I love gear belts, or battle belts, or war belts, or whatever the hell you call them currently. Ever since I first saw them start to become popular in 2008, I felt a natural pull to them. Why carry gear awkwardly on my chest and stomach when I can move a lot of it to my waist and have it naturally easy to reach and utilize. The Sentry Gunnar Low Profile Operator belt is one of the latest options that approach it in a different way. Instead of being a massive MOLLE belt, it’s hardly bigger than your average duty belt.
Before we talk too much about the belt, let’s do a down and dirty of why gear belts rule.
First off, belts allow you to carry gear without the need for a plate carrier or chest rig. It’s a convenient way to pack a duty day’s worth of equipment without the mass and mess of a loading bearing vest. If that belt packs your medical kit, then you can remove the Gunnar belt and start to work with your medical equipment easily.
These belts even allow you to quickly remove your gear and hold it safely around your neck or over your head as you cross chest-deep water. Why would you be crossing water? I don’t know, name a reason. Fugitive search or search and rescue, hiking or patrol movement, your friends dragged you on an aggressive nature walk. The point remains, wearing the belt and moving it are convenient.
Gear on a belt is more comfortable to access than equipment on your chest in keeling and prone positions. It feels more natural to me in the standing position as well.
Gear belts can be used outside of things that go pew, especially the Gunnar belt. The low profile design makes it less obnoxious and more comfortable to carry than most other big, padded battle belts. You can toss on gear for hiking, hunting, camping, search and rescue, wildland fire, and numerous other tasks where you need tools, radios, medical kits, etc.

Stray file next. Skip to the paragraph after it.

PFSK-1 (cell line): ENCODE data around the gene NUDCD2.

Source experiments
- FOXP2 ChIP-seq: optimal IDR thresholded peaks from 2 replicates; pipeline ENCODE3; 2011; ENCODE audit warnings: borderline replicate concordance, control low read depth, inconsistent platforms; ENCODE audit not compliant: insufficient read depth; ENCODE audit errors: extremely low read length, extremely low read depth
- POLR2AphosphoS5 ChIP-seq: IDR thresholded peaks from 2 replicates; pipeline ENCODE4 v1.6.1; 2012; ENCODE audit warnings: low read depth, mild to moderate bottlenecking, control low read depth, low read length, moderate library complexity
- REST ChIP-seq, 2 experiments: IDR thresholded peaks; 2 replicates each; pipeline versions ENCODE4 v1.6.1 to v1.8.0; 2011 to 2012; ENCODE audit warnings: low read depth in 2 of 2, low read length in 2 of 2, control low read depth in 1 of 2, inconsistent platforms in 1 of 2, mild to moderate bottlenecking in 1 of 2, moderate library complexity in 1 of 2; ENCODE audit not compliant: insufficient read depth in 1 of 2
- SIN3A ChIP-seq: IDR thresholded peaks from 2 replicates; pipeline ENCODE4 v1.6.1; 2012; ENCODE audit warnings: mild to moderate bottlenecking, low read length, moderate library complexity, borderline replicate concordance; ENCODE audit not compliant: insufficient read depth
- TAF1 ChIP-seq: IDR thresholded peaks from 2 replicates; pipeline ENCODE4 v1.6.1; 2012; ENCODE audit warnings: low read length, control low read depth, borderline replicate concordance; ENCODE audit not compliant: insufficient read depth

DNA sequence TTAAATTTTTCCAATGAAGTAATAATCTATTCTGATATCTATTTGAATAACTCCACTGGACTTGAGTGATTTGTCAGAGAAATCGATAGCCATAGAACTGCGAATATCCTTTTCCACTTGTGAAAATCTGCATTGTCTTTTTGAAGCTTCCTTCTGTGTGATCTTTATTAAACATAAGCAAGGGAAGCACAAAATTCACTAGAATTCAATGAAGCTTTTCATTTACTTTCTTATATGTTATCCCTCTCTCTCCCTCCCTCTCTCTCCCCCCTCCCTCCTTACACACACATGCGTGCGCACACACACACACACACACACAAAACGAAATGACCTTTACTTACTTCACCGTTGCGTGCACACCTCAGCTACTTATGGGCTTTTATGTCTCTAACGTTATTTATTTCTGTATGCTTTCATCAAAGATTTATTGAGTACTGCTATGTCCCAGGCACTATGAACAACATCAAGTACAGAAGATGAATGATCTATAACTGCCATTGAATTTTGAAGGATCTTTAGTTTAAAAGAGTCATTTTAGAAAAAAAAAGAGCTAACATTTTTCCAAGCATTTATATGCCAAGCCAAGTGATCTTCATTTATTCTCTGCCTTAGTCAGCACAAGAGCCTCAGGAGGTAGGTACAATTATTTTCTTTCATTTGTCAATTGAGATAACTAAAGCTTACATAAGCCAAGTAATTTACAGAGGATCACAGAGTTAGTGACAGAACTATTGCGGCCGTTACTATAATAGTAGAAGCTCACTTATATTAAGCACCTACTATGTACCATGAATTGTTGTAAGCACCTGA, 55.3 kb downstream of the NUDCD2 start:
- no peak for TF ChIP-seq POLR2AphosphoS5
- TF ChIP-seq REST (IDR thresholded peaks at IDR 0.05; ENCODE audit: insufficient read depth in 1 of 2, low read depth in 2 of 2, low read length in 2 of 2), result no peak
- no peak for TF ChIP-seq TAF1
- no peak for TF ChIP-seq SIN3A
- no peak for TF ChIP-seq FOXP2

This is why battle belts rule and why I’ve become a big fan of them for both pew based tasks and non-pew based tasks.
The Sentry Gunnar Belt In Action
The Sentry Gunnar belt is a proper low profile option made up of both an internal belt and an external belt. The inner belt loops its way through your pant’s belt loops and has an outer layer of hook material from hook and loop.
You might be saying, Hook and Loop? isn’t that Vel…? (Click Here)
The external belt has an internal layer of loop material that clings to the inner belt with ease. It attaches tight to the other belt, and I’m talking real tight like 1911 and boomers tight.
The belt is 1.75 inches wide, so it’s basically the same size as any other duty belt. The belt has two MOLLE ladders per section. It has four sections to the right and left of the buckle that runs gear horizontally versus vertically. This is perfect for tool or light pouches or tools you need to access while driving. There is lots of room to attach stuff where you want it, from magazine pouches to holsters and beyond.
The buckle is a Cobra-style buckle that has become an industry standard for a reason. The belt itself is relatively light. While the Gunnar lacks an oversized pad that many battle belts have, it’s still quite comfortable and doesn’t dig or bend or sag in use.
To the Range and Beyond
Sentry makes all sorts of magazine and gear pouches, so I tossed on one of their SMG mag pouches on the Gunnar belt. I attached a knife, an IFAK, a spare pistol mag pouch, and then hit the range. At the range, I practiced reloads from the pouch in a multitude of positions. We took on kneeling, standing, prone, and from beyond cover. I also wanted to see if comfort or belt movement issues popped up at all.
The comfort remained outstanding, and the belt stayed in place reload after reload when hooked to the internal belt. I did a few sprints, box jumps and transitioned rapidly from prone to standing. I worked up a sweat, looked like a clumsy oaf, but the belt stayed in place, and remained comfortable.
I really love the system that uses that keeps the belt from moving without the need for suspenders. Suspenders are admittedly nice for heavy belt layouts, but if that’s the case, then the low profile Gunnar might not be for you in the first palace. The belt itself is superbly stiff, so it does support gear well and is ultra-comfortable even when moving like a Crossfitter on crack.
The Sentry Gunner Low Profile Operator belt is a slick option for those wanting something a little smaller than your average belt. It’s surprisingly stable, comfortable, and comes in every color you could imagine. Check ‘em out here.